I recently taught an advanced SMRT arm & hand course. We were exploring how to increase our knowledge of the hand, working with muscles, connective tissues, and bones. One of the therapists fell into a deep state of relaxation while on the table.
Her partner was working on her left thumb. Specifically working to increase range of motion of the trapeziometacarpal joint and the metacarpophalangeal joint. After the trade was finished, she reported feeling structural changes to her elbow and shoulder, as well as muscle tension decrease in the muscles of her forearm, upper arm, and upper back.
She was surprised that small movements of the small bones and muscles of her hand had caused such profound shift in her body and had relaxed her so fully. These small movements changed the tension patterns of the muscles coming from her humerus, traversing the forearm, and attaching in the hand. This allowed a partial restoration of the kinetic chain in her left upper extremity.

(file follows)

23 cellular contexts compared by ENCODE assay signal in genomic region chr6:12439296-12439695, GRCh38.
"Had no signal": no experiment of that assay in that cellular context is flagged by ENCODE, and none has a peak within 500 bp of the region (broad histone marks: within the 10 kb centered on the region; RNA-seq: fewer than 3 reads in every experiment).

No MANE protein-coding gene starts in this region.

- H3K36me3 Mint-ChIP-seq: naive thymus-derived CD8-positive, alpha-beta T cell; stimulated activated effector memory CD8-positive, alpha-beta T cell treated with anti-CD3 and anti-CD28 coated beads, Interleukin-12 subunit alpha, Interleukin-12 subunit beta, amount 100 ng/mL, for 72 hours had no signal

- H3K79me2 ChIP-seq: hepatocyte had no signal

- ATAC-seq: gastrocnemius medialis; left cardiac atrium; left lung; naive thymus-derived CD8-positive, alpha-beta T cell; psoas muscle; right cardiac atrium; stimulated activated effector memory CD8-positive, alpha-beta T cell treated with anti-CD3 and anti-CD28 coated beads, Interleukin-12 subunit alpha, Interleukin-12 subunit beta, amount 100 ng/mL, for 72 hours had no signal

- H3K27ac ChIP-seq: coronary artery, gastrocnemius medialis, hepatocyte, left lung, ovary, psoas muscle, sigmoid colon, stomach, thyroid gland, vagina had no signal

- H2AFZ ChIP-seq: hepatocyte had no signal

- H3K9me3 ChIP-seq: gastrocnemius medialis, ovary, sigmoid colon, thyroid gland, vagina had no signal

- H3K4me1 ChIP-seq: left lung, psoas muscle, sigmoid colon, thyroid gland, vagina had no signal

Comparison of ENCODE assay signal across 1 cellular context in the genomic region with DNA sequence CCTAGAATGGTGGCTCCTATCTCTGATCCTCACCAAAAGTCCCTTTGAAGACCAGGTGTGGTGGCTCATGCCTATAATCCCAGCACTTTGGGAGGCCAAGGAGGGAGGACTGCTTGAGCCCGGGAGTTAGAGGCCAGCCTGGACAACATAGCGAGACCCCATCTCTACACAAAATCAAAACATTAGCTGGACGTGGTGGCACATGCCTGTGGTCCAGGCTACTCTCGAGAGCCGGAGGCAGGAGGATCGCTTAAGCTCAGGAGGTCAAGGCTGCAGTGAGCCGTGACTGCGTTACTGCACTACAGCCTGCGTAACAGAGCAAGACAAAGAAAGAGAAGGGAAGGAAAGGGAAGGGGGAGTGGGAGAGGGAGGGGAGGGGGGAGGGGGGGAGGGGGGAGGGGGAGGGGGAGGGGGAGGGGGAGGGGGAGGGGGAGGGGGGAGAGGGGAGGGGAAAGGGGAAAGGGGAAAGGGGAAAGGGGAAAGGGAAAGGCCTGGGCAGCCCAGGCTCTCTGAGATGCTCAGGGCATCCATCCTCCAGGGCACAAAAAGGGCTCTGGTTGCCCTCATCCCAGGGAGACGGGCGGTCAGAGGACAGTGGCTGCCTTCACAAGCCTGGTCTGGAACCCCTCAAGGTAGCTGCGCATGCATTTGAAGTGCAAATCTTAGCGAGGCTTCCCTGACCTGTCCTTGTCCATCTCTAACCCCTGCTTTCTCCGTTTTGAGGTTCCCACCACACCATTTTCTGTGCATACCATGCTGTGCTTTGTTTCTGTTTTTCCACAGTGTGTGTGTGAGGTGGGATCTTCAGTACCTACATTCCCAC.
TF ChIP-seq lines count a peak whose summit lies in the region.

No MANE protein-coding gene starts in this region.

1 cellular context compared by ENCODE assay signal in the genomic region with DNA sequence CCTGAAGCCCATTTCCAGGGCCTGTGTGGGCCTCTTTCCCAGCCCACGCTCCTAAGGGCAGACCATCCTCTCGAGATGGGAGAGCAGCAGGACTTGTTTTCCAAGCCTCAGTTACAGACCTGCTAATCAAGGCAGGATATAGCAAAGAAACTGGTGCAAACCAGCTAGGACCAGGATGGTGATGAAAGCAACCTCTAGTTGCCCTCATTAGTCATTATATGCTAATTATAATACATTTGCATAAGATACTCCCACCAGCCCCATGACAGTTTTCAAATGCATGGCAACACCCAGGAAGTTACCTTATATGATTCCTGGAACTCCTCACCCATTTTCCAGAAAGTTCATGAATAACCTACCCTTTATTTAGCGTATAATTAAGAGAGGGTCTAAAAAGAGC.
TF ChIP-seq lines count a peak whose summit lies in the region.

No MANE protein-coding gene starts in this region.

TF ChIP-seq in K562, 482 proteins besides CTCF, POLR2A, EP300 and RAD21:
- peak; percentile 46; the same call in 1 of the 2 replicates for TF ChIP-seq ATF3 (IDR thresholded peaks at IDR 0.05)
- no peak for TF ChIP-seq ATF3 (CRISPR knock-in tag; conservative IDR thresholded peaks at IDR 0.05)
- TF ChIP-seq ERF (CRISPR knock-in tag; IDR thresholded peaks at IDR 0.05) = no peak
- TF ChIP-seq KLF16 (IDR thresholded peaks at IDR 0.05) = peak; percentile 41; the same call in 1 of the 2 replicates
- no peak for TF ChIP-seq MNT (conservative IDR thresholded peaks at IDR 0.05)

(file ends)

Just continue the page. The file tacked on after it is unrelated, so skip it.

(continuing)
Yesterday, this same therapist came to me for a session. She wanted to continue the work on her thumb (among other things). Using SMRT, I began to explore the balance between abduction and adduction of her wrist. She adducted quite a bit, but her abduction was limited.
Within 3 minutes her wrist abduction and adduction were in balance. I explained to her what I felt and where she was limited. She said she believed this was a direct result of her trigger point therapy because when she did this work she lined her thumb up with her radius, moving her into an ulna deviation or adduction of the wrist. Over time, this may have limited her abduction.
Reestablishing balance between the abduction and adduction of her wrist was the final piece to correcting the kinetic chain in her left arm.